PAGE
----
If you’re familiar with Robert Greene’s films or his writings on cinema (he’s a regular contributor to Sight & Sound) then you know he works in anything but absolutes. In fact, over the last half-decade Greene has consistently utilised the medium as a means to locate a more elusive, intermediate state of filmic documentation, one predicated more on inquiry, analysis and reflexivity than strict verisimilitude, often arriving, paradoxically, at something more honest in the process.
Director Robert Greene
His latest, Kate Plays Christine, takes this prismatic approach to nonfiction storytelling further than ever before, and was duly awarded the U.S. Documentary Writing Award at Sundance. Not simply an acknowledgment of the film’s self-evident creativity, the award is more so instructive of Greene’s restless, inquisitive approach to the nonfiction form. His films function as much as exercises in dramatic (de)construction – and, indeed, writing – as they do intrepid excursions into social and historical margins.
There are a multitude of subjects explored in Kate Plays Christine. First and foremost are its namesake female subjects: Kate, being the actress Kate Lyn Sheil, and Christine, the real-life television journalist Christine Chubbuck, who committed suicide on a live news broadcast in 1974. On a very elemental level, Greene’s film is a study of how an actor prepares for a role. Fascinated by the performative as well as the psychological dimensions of this fatal display, Greene and Sheil traveled to Sarasota, Florida, to the scene of Chubbuck’s death, to learn about her life and to make a film in which the actress would attempt to portray a woman whose motivations and mindset remain all but irretrievable from the tides of time (even an infamous videotape of the incident is said to be under lock and key).
Greene, like many key nonfiction filmmakers before him (Claude Lanzmann, Hara Kazuo, Rithy Panh etc), is interested in reconstructing an historical record of events which have no visual correlative. Here, in the absence of tangible documentation, Greene has enlisted Sheil as both a physical representation of Chubbuck and a cinematic cipher for the reimagining of her psychology.
Needless to say, lines begin to blur between subject and performer, as well as between the film’s various narrative modes. Much of the film follows Sheil as she researches and prepares for her role, which she does cosmetically by spray-tanning and fitting herself for wigs and coloured contact lenses, and analytically when reading aloud from a summary (a script?) of Chubbuck’s actions and absorbing the first-hand recollections of a handful of her subjects’s friends and colleagues. She even retraces bits of Chubbuck’s own footsteps by visiting the television station where the gruesome incident transpired, and later inquiring about a revolver at the very same gun shop where Chubbuck bought hers decades prior.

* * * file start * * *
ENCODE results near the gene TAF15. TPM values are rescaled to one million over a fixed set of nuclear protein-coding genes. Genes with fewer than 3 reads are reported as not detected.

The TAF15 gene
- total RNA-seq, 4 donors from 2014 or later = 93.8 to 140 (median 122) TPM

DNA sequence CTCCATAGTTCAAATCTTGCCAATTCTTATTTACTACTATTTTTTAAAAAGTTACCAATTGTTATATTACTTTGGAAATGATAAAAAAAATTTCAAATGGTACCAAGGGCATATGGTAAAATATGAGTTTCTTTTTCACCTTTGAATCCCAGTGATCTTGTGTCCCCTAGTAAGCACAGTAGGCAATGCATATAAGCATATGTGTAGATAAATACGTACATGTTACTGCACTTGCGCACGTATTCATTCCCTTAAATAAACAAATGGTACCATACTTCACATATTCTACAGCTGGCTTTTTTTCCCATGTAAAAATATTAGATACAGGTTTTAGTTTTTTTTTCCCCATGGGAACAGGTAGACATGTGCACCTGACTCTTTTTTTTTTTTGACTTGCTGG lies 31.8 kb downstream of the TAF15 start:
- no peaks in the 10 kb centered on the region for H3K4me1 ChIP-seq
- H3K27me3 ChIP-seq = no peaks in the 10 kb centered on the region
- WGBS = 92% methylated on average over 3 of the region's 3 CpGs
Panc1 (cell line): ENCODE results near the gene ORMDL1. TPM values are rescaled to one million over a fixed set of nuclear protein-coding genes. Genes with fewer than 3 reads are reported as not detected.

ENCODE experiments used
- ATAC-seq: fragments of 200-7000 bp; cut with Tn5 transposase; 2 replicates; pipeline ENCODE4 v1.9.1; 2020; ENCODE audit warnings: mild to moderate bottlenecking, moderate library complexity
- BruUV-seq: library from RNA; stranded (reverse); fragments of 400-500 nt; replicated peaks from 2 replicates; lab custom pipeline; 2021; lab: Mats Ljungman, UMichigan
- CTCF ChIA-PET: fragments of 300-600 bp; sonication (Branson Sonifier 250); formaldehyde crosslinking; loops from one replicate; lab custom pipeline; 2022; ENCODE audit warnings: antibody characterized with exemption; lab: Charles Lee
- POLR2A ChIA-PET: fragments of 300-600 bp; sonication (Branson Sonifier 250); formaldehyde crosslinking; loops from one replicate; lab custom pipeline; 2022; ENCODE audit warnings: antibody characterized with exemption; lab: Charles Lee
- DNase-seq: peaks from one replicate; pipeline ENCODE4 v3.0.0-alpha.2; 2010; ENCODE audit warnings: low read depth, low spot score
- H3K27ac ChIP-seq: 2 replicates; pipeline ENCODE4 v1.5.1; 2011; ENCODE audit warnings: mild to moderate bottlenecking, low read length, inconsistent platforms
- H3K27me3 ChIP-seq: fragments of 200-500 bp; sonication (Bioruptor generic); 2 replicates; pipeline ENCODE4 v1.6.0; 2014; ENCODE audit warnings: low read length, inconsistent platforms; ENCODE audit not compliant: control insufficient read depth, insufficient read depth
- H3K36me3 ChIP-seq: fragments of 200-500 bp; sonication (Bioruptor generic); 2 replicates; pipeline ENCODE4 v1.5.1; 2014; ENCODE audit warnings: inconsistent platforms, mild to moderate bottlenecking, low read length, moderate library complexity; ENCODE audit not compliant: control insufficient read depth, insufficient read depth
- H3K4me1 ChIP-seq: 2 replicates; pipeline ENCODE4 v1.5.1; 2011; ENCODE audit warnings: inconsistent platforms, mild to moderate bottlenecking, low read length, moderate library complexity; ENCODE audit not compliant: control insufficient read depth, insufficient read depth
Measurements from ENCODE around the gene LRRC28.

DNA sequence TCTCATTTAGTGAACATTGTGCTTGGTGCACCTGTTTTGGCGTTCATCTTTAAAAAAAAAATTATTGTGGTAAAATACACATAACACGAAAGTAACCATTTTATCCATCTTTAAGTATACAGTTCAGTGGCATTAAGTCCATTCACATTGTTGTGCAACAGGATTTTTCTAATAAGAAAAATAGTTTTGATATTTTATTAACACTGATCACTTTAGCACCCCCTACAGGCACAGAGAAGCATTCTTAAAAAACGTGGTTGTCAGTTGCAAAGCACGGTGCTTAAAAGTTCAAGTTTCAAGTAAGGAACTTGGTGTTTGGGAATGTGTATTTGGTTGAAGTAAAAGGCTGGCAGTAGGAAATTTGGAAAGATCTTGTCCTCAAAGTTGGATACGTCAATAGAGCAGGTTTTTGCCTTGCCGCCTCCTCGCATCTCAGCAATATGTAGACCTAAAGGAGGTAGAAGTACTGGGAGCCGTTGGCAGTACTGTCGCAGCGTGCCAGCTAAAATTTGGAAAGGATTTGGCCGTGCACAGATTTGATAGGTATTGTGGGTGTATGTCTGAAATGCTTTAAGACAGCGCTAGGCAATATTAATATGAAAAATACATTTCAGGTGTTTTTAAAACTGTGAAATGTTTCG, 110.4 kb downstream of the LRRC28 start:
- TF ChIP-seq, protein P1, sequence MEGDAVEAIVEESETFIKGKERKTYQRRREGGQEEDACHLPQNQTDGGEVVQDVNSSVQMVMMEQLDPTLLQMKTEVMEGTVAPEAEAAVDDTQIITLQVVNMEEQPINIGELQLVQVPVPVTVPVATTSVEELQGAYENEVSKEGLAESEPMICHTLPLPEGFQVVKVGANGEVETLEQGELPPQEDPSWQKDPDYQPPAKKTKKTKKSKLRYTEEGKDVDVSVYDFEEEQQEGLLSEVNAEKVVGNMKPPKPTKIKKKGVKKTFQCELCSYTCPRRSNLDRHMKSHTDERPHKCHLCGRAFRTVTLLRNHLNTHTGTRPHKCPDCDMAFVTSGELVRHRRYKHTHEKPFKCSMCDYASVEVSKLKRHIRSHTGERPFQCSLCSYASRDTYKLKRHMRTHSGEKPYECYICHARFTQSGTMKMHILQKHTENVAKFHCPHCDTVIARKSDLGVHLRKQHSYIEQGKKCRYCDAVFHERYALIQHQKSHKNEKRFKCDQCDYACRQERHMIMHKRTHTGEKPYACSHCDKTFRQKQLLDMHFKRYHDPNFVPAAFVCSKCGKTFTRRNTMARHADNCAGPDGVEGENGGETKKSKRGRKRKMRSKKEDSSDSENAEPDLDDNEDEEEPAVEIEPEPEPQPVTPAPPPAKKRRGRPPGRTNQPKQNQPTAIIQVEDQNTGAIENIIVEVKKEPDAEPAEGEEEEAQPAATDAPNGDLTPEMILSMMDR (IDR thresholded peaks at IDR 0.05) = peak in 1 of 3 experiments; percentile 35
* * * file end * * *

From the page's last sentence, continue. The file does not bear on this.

In between these sequences are reenactments of Chubbuck’s life and the events leading up to her suicide, scenes of speculative drama which Greene and cinematographer Sean Price Williams purposefully stage with an artificiality bordering on the sterile. The austere texture of these episodes, which play something like Fassbinder by way of Sirk, though with little of their grace or elegance, hint at the moral complications and absolution of accountability which Greene believes muddies even the most sincere depictions of the trauma and tragedy which beset Chubbuck and so many like her. As Sheil immerses herself in the role, her own misgivings about the responsibility of her performance likewise begin to take a noticeable toll, though it’s never quite clear – save for in the closing moments, in which Greene simultaneously confronts and subverts the film’s inevitable climax – if what we’re witnessing is Kate playing Christine, or Kate playing Kate playing Christine, or simply Kate herself.
By burrowing past the more sensational aspects of Chubbuck’s story to the more troubling nuances of her psyche (and how those same feelings can manifest in any one of us), Greene and Sheil have a fashioned a more holistic and sympathetic portrait of Chubbuck than any straight fiction could ever hope to.